The Bahamas 2019

Hierarchy Is a Barrier

Leora Sapon-Shevin went on her very first CWB – USA tour this past December. The team, which included Meredith Gordon and Clay Mazing, performed for communities affected by 2019’s Hurricane Dorian, a Category 5 storm. 

Leora sat down with CWB – USA Communications Director Nicole Loeffler-Gladstone to talk about her first tour and the magic of social clowning. 

Nicole: How and why did you start clowning?

Leora: I started clowning because I heard about Clowns Without Borders, and I saw a CWB video. That’s why I went to Dell’Arte.

N: So you were inspired by CWB and then you were finally able to go on a tour?

L: The 2019 tour to The Bahamas was a dream come true and a dream realized. It lived up to every expectation.

N: What drew you to clown in the first place? 

L: Clowning is so magical. I love that magic space between a performer and an audience member. We’re two humans entering into a vulnerable space where anything can happen. Hierarchy is a barrier to connecting with others because it denies both parties their sense of humanity. That vulnerable space allows status to dissolve. In social clowning, there’s a real sense of presence, of openness to what others are offering. 

N: Tell me more about The Bahamas tour. 

L: Meredith Gordon, Clay Mazing, and I toured to The Bahamas in the aftermath of Hurricane Dorian, a Category 5 storm. First, we went to Nassau, the capital, which had not sustained any damage and was sheltering people evacuated from other islands. We didn’t know the exact situation of many of the people at the shelter, but the aid workers discouraged us from taking photos and doing shows outside. People at the shelter might have been afraid to leave because of their immigration status. 

[Editor’s note: Many evacuees in Nassau were Haitian migrants from the islands of Great Abaco and Little Abaco, which were devastated by the hurricane. After the storm, the Bahamian government moved to resume deportations.]

N: What was it like to step into a post-natural disaster reality? 

L: It was really comforting to know that we were invited to perform by members of the community, and that they knew we were coming. We could trust that they wanted us there. This felt especially important for me as a white person going into communities that have experienced colonialism and oppression by people who look like me.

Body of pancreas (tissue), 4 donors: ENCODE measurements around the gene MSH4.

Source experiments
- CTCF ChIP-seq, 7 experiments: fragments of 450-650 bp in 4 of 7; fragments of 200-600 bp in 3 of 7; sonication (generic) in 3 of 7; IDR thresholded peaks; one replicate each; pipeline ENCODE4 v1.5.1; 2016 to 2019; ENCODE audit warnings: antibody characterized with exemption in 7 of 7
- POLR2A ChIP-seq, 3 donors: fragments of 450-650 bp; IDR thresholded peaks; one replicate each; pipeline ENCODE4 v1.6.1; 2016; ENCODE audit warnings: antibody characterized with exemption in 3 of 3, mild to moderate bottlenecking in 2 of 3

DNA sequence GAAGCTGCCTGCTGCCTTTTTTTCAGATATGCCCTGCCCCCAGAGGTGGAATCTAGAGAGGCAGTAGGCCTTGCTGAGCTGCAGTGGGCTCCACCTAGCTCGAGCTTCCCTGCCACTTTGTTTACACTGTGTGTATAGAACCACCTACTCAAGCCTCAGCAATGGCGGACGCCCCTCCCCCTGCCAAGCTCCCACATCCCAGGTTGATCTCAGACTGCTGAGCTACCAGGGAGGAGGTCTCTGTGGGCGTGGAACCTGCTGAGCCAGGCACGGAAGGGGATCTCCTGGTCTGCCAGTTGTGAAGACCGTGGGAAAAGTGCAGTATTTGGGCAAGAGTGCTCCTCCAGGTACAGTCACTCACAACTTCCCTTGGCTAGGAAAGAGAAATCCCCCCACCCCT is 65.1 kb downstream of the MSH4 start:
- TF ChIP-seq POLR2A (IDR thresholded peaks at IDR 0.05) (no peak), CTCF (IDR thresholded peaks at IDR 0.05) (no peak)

N: This might be impossible to answer with words, but how do you assess whether a specific audience is interested in a clown show when they’re reeling from disaster? 

L: It’s important to realize that people might not want what you’re offering, or don’t want it at that moment, or that you’re stepping on someone’s toes. When you enter the space as a clown, you know that what you offer might not land. You make that offer and try not to run away from discomfort. You also have to be able to leave at the right time. A lot of successful clowning is reading your audience, being open to other people suggesting things, and letting go of control and expectations. 

N: What is it like to interact with kids versus adults? 

L: It’s easier for kids to jump right in and access play, because that’s their realm. When you have a mixed audience of adults and kids, the adults will help the kids find a way into the “performance” format, but they often see it as geared toward children. I want to connect with the adults when that happens, because they need it more. They put on a brave face during crisis situations, when being able to play might feel like a luxury, or inappropriate—like they’re taking something from their child by playing. But parents and caregivers are carrying a specific kind of heavy load. It can be really liberating for a child to see an adult doing something silly or playful. It can convey that basic needs are met, that the foundation is stable. If an adult is willing to put energy into play, it signals to the child that there’s something to look forward to as they get older. 

N: What do you have to say to people who think clowns are weird or scary?

L: Clowns exist within their own logic and that’s one of the reasons they’re so powerful. They’re operating outside of the norm, which can be very liberating or very threatening. We’re afraid of things that feel powerful, so it doesn’t surprise me that the “scary clown” trope is popular. 

N: How does “clown logic” help in crisis situations, when everyday life might feel totally abnormal? 

L: Clowns have an ability to offer a different perspective. It makes me think of how a clown can defuse a tense situation by “misunderstanding” what’s happening. Because clowns are outside of social norms, they can see difficult situations as a game. Communities have a social understanding of how situations evolve under tension, and a clown can interrupt that trajectory by purposely misinterpreting it, piercing the tension.  

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